bThe risk in the intervention group (and its 95% CI) is based on the assumed risk in the comparison group and the relative effect of the intervention (and its 95% CI).
cRR: risk ratio.
dGRADE: Grading of Recommendation, Assessment, Development and Evaluation.
eThe GRADE Working Group grades of evidence. High certainty: we are very confident that the true effect lies close to that of the estimate of the effect. Moderate certainty: we are moderately confident in the effect estimate—the true effect is likely to be close to the estimate of the effect, but there is a possibility that it is substantially different. Low certainty: our confidence in the effect estimate is limited—the true effect may be substantially different from the estimate of the effect. Very low certainty: we have very little confidence in the effect estimate—the true effect is likely to be substantially different from the estimate of effect.
fmHealth: mobile health.
gANC: antenatal care.
hRCT: randomized controlled trial.
iUnclear or lack of blinding of participants and outcome assessors.
jLMICs: low- and middle-income countries.
kUnclear or lack of sequence generation, blinding of participants and outcome assessors, and incomplete outcome data.
lStatistical heterogeneity (I2>50%).
mSBA: skilled birth attendance.
nCI crossed the threshold.
oUnclear sequence generation, blinding of participants, and outcome assessors.
pLack of blinding of participants and personnel.
Pooled Effects of mHealth Interventions on SBA at the Time of Delivery
An inverse-variance random-effects meta-analysis was performed to pool the effects of 1-way and 2-way mHealth interventions versus standard care on improving the rate of SBA at the time of delivery (and ). In total, 3 studies [ , , ] comprising 3460 pregnant women (n=2216, 64.05% in the intervention group and n=1244, 35.85% in the control group) reported a 1-way mHealth intervention in which only 1 study [ ] found a positive effect of the intervention on SBA during delivery. The effects of 1-way mHealth interventions on SBA during delivery were not clear; however, the effects were pooled in the meta-analysis (RR 1.04, 95% CI 0.97-1.10, I2=73%, very low certainty of evidence).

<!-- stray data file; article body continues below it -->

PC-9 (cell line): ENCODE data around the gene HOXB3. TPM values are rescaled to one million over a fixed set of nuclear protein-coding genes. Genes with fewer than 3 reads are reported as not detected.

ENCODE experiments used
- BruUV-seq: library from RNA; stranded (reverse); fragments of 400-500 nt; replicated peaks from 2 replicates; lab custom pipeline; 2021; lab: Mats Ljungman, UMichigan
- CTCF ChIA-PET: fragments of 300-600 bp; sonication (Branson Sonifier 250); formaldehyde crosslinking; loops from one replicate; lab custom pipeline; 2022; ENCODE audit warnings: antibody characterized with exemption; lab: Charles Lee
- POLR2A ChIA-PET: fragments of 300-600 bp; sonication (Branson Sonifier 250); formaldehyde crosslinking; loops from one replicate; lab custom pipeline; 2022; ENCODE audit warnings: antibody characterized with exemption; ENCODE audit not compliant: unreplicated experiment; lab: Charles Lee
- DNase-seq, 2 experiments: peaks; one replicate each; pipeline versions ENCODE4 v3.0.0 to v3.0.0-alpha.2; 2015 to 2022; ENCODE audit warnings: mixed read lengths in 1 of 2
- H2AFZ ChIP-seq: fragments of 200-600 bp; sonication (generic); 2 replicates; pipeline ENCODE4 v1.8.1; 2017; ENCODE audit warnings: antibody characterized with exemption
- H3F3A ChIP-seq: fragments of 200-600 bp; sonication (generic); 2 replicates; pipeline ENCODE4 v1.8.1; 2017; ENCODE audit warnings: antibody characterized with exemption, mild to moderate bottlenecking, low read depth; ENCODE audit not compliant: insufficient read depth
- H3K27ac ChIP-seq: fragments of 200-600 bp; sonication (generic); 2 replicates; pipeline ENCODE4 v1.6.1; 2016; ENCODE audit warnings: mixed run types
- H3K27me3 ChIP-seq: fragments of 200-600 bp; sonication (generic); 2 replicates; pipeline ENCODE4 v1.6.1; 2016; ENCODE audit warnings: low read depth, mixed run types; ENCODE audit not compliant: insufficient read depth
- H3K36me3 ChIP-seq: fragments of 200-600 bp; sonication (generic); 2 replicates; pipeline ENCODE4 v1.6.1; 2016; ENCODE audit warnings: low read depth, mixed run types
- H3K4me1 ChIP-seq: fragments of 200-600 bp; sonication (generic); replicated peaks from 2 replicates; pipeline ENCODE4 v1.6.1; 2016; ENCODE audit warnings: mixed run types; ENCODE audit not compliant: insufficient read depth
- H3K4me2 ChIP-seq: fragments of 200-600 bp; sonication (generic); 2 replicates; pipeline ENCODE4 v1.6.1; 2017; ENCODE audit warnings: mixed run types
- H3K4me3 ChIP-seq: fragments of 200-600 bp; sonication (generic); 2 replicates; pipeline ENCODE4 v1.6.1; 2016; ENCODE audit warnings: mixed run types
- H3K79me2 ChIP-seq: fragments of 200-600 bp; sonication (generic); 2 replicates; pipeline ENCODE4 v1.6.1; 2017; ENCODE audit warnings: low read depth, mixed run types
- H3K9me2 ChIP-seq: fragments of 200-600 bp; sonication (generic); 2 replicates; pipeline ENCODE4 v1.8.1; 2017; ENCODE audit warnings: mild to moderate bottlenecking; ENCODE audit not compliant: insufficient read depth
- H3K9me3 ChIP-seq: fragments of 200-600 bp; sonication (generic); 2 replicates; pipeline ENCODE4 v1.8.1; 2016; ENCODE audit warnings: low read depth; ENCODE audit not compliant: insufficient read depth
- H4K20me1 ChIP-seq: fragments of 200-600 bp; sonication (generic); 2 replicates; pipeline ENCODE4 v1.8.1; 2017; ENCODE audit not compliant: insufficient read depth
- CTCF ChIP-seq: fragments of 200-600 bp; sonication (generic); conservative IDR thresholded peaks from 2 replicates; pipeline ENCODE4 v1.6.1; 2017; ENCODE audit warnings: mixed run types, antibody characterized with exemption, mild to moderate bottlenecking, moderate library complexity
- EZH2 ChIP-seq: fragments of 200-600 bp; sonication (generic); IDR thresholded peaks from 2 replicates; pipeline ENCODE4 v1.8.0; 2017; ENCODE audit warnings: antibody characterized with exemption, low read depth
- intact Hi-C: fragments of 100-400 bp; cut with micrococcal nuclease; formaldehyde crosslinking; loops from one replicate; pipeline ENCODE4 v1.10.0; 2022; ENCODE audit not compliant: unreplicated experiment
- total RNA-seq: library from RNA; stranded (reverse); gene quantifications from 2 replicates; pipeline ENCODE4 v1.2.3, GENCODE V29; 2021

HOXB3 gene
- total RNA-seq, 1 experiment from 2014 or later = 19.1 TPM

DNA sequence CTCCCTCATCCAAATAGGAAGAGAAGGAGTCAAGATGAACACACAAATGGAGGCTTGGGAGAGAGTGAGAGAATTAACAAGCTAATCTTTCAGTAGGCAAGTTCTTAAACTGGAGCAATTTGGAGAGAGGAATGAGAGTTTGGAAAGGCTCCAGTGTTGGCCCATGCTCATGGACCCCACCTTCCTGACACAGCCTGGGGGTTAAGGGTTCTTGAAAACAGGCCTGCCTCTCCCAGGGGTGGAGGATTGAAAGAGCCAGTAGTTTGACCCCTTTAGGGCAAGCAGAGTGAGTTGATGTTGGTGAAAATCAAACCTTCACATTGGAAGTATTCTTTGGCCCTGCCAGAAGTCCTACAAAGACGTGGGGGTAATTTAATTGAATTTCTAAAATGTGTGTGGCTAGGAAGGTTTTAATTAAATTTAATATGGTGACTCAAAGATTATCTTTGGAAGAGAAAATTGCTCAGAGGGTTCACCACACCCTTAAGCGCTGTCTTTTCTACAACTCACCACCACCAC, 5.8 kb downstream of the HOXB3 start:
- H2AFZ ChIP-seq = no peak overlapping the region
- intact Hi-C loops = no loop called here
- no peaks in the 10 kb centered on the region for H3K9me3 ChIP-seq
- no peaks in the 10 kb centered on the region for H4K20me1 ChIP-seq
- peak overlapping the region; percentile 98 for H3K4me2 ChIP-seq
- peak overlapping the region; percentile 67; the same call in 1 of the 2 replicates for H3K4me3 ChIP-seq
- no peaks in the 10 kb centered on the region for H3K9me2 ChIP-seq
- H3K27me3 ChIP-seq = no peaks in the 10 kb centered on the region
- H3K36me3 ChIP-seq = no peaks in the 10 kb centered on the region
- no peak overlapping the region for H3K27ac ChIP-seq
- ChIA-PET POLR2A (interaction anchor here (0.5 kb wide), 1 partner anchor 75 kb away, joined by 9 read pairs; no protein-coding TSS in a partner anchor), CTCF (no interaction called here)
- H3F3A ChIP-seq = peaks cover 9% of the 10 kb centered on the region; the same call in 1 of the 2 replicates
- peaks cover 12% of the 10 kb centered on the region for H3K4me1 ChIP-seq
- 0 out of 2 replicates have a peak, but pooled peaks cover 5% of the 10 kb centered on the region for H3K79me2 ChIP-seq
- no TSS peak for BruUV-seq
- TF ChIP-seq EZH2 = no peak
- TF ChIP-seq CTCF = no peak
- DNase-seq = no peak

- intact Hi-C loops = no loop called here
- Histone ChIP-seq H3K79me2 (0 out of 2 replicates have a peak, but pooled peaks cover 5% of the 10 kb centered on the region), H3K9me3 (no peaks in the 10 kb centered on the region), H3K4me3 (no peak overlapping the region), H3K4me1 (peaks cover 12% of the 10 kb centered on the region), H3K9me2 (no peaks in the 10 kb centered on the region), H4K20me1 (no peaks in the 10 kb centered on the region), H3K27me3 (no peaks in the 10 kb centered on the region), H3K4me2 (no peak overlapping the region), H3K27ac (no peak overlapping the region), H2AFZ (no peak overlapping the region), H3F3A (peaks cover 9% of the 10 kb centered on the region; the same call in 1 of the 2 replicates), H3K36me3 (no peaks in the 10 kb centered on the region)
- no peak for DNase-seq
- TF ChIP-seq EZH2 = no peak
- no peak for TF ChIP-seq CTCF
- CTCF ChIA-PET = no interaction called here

In total, 2 studies [, ] involving 1212 pregnant women (n=612, 50.50% in the intervention group and n=600, 49.50% in the control group) implemented 2-way mHealth interventions, and their pooled estimates showed that the proportion of SBA during delivery was 23% higher in the 2-way mHealth intervention group than in the control group (RR 1.23, 95% CI 1.14-1.33, I2=0%, moderate certainty of evidence). Owing to significant subgroup differences in the direction of mHealth interventions (I2=91.3%), we could not combine their effects.
Pooled Effects of mHealth Interventions on Facility Delivery Among Pregnant Women
Overall, 3 studies assessed the effects of mHealth interventions on facility delivery outcome [, , ]. In addition, 1 study [ ] found that the probability of facility delivery was 57% higher in the 1-way mHealth intervention group than in the control group (RR 1.57, 95% CI 1.41-1.75). Another study [ ] identified a positive result supporting the effectiveness of 2-way mHealth interventions for improving facility delivery (RR 2.18, 95% CI 1.32-3.60). However, 1 study reported an unclear effect of the mHealth interventions, irrespective of direction, on the uptake of facility delivery [ ]. We conducted a subgroup analysis considering high coverage of facility delivery at baseline (80% or more) and found a positive effect of mHealth interventions on improving the uptake of facility delivery in LMICs, where fewer pregnant women used facility delivery at baseline (RR 1.68, 95% CI 1.30-2.19, I2=36%, moderate certainty of evidence); however, the effects were unclear where most pregnant women already used facility delivery (RR 1.01, 95% CI 0.97-1.04, I2=0%, low certainty of evidence). Significant subgroup differences (I2=93.2%) limited the combination of these effects ( and ).
Significant subgroup differences (P<.001) were found in all meta-analyses, which limited the combination of the effects of all included studies (- ). It included an estimated 96.9% subgroup variance for 4 or more ANC visits, 91.3% for SBA at the time of delivery, and 93.2% for facility delivery.